How to Grow the Business

Jan. 26, 2021

Whether you’re a big national brand or a single shop preparing to expand, this is what it takes to create a successful quick lube network.

Looking to grow your shop network? Ready to start franchising? There’s a lot to consider before jumping in. Let’s take a look at two different growth plans—one from an established franchise, and another from a relative newcomer.

First up, SpeeDee Oil Change and Auto Service. Ralph Yarusso, chief development officer for FullSpeed Automotive, says the goal from the start was to become a franchise. Since 1982, the brand has accumulated 180 stores throughout the U.S. and Mexico, with more locations on the way. In 2020, the brand was ranked No. 415 in Entrepreneur’s Franchise 500.

Josh Bishop, on the other hand, feels his brand still has room to grow. His company, MAXI On-Site Oil Change, just passed two years in business. And while he earned six-figure sales within the first year of business, he wants to get to the five-year mark before even considering a franchise model.

Here’s what led SpeeDee to adapt a franchise model from the start, and what MAXI still strives to achieve.

Have a vision.


Back in the 1980s, the brand’s concept was fairly unique for the era, but common for modern-day quick lubes. Founders Gary Copp and Kevin Bennett wanted to blend two different models together: quick lube and auto repair. And while he wasn’t part of the company at the time, the founders wanted to blend the quick lube model with the repair model to differentiate from the other brands that did one or the other. Now, this is the model that many competitors are trying to migrate into today.

“They really wanted to expand the quick lube model and that was their vision,” Yarusso says. “When you are able to have the cookie-cutter model in place, that’s the right time to franchise it.”


Growing up, his grandfather had an old-fashioned oil change shop in the 1980s after retiring from the railroad.

“I was 6 or 7 years old when I did my first oil change,” Bishop says.

Before starting his venture, he was a college professor and took part in law enforcement part time, but he wanted something more. He wanted to start his own business that had a need—something no one else in the state of Ohio was doing. With the skills he accumulated in his youth, MAXI On-Site Oil Change was born, naming the company after his son, Maximus.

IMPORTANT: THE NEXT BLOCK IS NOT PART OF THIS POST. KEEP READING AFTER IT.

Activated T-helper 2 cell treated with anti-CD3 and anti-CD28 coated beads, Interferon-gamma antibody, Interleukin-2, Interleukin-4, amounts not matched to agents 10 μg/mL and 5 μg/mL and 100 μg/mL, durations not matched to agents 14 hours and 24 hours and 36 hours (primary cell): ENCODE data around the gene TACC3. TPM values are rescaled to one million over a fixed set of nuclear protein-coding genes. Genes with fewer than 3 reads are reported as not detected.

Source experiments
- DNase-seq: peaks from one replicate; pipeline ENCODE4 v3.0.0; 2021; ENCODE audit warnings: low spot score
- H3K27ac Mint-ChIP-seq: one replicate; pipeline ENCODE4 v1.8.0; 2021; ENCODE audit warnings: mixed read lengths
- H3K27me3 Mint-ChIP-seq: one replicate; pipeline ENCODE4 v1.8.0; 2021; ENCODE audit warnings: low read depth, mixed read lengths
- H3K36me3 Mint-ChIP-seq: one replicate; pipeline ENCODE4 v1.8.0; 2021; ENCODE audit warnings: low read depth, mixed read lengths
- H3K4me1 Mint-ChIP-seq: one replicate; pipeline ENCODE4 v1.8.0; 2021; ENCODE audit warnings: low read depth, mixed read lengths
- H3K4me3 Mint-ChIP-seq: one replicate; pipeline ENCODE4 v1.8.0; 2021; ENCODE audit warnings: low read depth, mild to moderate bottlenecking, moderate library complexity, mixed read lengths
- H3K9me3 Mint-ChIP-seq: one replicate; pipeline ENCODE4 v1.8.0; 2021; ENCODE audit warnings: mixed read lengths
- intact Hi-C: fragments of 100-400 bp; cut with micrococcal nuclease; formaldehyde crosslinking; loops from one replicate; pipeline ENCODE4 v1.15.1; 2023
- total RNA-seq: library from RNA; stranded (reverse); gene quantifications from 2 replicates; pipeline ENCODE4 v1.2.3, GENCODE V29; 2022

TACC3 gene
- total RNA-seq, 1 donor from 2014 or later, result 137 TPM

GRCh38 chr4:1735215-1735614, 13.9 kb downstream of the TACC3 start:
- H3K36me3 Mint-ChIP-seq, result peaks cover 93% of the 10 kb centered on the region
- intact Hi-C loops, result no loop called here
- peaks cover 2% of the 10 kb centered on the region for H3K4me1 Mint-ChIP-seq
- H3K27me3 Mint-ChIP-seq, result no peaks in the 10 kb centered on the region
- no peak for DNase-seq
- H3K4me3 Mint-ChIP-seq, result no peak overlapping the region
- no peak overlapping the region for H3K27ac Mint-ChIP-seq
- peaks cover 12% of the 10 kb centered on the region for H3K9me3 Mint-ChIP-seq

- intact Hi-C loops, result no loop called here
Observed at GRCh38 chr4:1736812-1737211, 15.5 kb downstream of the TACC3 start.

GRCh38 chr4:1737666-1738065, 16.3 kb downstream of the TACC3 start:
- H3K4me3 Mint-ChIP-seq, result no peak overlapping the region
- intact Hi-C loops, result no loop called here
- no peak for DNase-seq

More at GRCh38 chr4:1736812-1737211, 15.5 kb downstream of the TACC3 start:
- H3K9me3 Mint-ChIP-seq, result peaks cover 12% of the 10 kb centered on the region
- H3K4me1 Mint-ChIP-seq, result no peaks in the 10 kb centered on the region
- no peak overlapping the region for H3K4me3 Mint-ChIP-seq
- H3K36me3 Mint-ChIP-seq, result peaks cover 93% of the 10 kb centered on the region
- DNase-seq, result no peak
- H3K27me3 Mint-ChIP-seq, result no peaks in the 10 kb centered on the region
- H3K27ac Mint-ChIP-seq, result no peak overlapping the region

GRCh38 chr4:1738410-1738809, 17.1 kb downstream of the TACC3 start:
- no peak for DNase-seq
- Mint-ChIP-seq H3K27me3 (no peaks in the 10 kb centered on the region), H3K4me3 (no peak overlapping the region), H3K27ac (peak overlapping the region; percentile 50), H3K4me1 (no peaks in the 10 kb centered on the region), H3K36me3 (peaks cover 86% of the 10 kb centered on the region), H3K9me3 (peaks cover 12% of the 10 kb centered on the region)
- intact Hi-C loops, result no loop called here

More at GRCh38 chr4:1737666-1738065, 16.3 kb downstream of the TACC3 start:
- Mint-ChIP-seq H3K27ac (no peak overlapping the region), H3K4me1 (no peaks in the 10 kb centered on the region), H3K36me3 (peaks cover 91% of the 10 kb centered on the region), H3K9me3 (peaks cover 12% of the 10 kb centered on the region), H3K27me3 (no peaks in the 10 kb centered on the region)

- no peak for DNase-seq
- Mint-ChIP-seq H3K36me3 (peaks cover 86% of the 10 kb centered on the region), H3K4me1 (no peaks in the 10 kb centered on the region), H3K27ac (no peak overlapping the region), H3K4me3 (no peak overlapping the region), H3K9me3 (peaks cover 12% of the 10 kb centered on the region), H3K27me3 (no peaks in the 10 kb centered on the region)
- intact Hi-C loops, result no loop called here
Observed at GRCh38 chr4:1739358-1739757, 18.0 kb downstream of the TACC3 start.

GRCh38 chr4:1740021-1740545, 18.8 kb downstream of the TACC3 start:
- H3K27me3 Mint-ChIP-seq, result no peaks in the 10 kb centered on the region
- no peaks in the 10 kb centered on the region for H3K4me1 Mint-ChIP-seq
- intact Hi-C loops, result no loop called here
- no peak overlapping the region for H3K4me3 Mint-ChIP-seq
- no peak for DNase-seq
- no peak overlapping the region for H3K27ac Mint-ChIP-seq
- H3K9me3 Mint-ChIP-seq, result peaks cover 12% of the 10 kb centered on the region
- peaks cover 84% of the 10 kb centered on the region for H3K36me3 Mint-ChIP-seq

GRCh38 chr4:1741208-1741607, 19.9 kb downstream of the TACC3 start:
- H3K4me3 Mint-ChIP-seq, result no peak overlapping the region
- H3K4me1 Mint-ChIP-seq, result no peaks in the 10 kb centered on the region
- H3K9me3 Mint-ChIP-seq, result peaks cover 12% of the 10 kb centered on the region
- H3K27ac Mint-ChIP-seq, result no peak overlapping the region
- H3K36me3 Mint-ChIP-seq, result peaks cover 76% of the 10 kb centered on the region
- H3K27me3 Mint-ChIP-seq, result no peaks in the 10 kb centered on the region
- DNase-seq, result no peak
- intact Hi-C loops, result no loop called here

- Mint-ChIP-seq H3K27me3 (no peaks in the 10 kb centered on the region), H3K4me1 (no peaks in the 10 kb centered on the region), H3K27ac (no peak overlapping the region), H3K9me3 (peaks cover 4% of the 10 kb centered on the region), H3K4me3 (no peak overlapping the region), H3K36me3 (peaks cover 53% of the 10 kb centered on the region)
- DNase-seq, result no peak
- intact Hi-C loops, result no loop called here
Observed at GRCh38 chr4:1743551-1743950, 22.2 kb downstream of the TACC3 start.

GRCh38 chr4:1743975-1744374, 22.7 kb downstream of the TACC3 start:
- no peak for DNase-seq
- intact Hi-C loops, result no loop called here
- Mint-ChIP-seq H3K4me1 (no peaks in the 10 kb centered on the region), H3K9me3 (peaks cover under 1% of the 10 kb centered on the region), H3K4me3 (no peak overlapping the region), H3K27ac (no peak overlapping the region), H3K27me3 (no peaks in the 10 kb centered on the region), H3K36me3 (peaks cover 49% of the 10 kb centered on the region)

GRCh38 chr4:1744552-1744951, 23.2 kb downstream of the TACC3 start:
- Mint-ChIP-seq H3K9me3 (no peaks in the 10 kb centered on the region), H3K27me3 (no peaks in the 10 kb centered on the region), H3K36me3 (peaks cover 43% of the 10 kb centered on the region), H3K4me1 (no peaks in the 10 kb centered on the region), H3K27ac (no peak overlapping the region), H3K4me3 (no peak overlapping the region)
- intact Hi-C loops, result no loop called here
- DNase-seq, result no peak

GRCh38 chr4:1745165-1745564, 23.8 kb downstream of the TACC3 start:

But when Bishop started back in January 2019, he had no franchise goal in mind. He thought of it as having three part-time jobs to pay the bills.

Don’t slow down. 


In 2008, Midas acquired SpeeDee, which had a different business model. SpeeDee saw more cars in a day or week, but Midas, a full automotive service chain, had a higher ticket average. So, they came up with a co-brand concept, putting together SpeeDee and Midas.

“The strategy was to combine the two. Enjoy a better car count and blend it with a higher ticket average,” Yarusso says.

Yarusso says when the acquisition took place, Midas essentially stopped growing the SpeeDee brand altogether. With the co-brand concept, Midas was only focused on growing the Midas brand or its new cobrand model. 

Even when Midas was acquired by Tire Battery Corp. (TBC) in 2012, the SpeeDee brand remained in a state of slow growth. Yarusso says the only way to expand was through the SpeeDee-Midas brand. You had to be a current franchiser from this brand and want to open up more locations. Under this model, the SpeeDee growth was stagnant prior to FullSpeed Automotive’s acquisition.


Within the first four to five months in business, Bishop soon realized his idea would turn out to be a lot bigger than he thought initially. 

“The demand is so incredible,” Bishop says. “I started the business to have more freedom in my life, but the company has been branded so well and I simply work off of my grandfather’s principles.”

When he officially hit $30,000 in sales the first couple of months, he quit his other jobs to solely focus on MAXI. Now he services 1,000 residential customers, 30 fleet companies, and 50 food trucks, performing at least 100-plus oil changes in a week.

Show a successful track record.


So, what led Grease Monkey to acquire SpeeDee? Its original model.

“You don’t want to offer a franchise model to a franchisee where the model hasn’t been vetted properly and shows a true track record of success,” Yarusso says. “You hope they follow that formula.”

Like Jiffy Lube, Grease Monkey has grown its model from oil changes to full-service maintenance and other auto repair services. Grease Monkey saw its vision in the backbone of the SpeeDee brand and wanted to expand on that growth.

“It was the right time to put that model out there and reinvigorate it because all of our competitors are trying to gravitate towards that, that’s why SpeeDee was an attractive brand.”

When FullSpeed Automotive acquired SpeeDee in 2017, co-branding with Midas ended, and the company brought the SpeeDee model back to life. Since then, the strictly SpeeDee brand went from 53 franchises to 76 in 12 different states, with more locations on the way.

“This vision that this SpeeDee had back in the 1980s, who would have known that everyone now wants to have this vision for their brand,” Yarusso says. “It’s the right vision.”


For MAXI, however, Bishop says he’s not in a rush to franchise his operation. He says while his brand is successful, there’s not enough proof of its concept to offer it to others as a franchise. Bishop wants to see five years of solid working experience before making any moves.

While he doesn’t have a solid model at the moment, he has an idea of what he’s looking for. For one, he has no desire to be the CEO of the company someday. His goal would be to not have a lot of employees, and instead take the owner-operator route, allowing someone who wants to be their own boss to manage their franchise.